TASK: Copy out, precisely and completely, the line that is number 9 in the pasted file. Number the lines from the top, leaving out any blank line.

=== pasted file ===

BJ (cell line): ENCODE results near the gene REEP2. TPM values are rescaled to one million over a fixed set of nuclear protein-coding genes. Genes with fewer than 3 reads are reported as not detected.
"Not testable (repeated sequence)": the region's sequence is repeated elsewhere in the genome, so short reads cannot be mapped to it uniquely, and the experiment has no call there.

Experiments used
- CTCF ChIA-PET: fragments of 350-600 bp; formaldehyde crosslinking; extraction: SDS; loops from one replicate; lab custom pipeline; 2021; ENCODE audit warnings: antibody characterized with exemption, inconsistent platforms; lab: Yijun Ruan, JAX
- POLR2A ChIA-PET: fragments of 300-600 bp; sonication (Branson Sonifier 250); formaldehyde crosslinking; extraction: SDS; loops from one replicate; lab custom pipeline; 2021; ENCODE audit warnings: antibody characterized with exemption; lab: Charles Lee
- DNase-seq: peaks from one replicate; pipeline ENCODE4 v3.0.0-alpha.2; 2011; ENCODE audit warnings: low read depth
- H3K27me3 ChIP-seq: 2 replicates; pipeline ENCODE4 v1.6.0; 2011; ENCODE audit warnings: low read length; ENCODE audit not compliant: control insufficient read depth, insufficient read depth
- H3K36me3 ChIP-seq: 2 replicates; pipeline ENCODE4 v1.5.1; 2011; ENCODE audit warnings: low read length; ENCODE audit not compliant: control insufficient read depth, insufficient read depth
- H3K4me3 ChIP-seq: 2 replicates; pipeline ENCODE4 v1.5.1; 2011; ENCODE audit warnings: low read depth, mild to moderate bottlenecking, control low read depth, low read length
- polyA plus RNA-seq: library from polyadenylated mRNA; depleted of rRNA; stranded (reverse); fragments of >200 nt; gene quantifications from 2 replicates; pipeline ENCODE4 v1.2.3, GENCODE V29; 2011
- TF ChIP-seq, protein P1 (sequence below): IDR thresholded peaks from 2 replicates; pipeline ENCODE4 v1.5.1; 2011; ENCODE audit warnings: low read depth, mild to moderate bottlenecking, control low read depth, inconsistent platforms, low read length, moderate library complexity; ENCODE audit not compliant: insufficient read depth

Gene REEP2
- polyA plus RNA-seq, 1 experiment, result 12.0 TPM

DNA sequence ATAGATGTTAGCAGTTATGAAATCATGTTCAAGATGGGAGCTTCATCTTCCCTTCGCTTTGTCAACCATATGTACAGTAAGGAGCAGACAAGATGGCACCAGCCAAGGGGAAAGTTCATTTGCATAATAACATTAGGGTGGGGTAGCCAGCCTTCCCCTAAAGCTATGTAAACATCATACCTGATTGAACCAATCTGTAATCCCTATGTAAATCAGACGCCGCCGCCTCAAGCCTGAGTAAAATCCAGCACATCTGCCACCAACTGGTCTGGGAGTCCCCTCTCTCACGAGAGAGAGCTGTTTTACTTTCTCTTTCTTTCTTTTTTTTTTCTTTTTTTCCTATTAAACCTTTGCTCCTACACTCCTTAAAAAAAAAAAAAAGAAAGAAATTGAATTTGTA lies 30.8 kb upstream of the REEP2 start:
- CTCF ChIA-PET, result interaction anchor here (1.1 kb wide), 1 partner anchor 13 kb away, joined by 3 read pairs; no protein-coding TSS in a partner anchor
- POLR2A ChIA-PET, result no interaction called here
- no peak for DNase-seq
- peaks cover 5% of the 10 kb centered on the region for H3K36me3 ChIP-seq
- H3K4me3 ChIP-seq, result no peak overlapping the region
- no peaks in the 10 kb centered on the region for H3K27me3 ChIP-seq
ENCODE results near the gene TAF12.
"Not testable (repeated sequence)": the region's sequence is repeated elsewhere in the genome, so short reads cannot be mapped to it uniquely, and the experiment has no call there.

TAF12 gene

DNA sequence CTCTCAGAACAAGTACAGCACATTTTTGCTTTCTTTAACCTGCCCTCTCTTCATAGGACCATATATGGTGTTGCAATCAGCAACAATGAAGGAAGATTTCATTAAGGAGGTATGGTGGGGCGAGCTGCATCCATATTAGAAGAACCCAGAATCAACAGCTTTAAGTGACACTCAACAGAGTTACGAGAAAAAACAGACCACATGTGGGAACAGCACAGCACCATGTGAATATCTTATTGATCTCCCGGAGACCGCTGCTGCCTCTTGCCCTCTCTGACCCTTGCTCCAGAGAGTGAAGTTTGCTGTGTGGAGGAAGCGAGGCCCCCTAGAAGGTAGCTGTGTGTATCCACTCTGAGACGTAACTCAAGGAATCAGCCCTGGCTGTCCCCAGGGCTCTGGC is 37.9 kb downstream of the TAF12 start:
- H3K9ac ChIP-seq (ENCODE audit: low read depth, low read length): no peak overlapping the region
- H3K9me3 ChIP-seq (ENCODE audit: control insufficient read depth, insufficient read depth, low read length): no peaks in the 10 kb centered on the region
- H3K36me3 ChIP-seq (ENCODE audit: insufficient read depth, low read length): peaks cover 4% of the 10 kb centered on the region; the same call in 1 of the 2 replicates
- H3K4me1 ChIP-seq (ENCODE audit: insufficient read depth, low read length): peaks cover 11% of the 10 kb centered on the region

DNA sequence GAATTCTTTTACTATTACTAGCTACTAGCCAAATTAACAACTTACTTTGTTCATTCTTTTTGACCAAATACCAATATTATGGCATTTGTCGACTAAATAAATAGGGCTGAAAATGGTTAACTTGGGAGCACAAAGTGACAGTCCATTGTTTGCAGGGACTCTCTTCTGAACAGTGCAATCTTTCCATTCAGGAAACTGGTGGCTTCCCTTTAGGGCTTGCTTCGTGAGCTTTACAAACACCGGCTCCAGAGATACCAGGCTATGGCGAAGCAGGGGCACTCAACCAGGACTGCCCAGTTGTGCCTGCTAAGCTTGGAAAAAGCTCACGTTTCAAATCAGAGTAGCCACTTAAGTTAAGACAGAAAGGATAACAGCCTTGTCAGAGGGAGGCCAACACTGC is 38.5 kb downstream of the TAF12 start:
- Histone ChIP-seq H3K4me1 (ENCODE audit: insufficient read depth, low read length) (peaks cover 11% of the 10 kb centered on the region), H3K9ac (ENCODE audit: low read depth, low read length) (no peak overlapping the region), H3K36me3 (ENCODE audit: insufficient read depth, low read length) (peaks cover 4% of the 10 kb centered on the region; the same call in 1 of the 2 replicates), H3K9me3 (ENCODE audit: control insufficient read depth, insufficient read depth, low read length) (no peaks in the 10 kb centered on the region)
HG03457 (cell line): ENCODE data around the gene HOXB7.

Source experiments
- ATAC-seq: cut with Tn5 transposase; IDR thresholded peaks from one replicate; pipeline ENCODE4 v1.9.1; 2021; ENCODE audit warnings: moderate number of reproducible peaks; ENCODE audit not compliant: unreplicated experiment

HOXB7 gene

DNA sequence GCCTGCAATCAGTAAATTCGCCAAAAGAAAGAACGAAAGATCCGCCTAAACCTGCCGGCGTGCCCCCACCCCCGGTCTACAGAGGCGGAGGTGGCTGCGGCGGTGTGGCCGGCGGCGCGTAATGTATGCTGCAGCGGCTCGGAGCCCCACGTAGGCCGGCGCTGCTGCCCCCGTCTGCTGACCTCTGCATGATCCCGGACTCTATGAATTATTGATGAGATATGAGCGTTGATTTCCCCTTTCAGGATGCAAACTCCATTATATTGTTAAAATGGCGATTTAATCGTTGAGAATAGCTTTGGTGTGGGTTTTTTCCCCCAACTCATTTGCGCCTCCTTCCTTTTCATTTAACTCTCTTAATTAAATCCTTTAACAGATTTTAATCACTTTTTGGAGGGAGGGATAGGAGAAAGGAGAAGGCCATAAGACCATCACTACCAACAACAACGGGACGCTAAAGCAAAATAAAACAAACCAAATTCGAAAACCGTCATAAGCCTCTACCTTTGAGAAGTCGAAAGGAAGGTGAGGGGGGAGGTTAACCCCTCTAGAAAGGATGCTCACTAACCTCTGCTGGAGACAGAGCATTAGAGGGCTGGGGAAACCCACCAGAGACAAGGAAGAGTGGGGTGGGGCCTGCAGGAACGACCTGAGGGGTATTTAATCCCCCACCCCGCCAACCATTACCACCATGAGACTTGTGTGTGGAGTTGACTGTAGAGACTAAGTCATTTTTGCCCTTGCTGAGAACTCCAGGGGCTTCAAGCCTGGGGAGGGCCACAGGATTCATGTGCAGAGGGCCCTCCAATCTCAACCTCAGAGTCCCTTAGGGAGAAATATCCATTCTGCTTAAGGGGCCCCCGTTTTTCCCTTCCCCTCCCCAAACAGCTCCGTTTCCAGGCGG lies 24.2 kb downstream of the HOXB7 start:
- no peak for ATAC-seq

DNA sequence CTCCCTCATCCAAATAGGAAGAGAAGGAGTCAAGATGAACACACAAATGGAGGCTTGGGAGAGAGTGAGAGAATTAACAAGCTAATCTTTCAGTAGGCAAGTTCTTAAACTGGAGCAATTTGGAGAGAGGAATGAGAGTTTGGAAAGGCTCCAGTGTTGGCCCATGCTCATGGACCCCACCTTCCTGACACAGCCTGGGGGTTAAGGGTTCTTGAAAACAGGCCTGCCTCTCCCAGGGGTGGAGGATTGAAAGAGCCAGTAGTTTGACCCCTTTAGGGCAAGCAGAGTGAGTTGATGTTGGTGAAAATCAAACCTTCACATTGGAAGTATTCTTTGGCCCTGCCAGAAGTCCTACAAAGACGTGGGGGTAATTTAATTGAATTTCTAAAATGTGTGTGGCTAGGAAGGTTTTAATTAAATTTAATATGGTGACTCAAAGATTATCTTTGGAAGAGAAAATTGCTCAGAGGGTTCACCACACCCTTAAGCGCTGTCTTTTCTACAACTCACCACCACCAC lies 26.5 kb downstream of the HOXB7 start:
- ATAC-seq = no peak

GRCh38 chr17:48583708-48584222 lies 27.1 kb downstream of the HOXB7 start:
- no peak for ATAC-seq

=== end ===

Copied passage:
- H3K4me3 ChIP-seq: 2 replicates; pipeline ENCODE4 v1.5.1; 2011; ENCODE audit warnings: low read depth, mild to moderate bottlenecking, control low read depth, low read length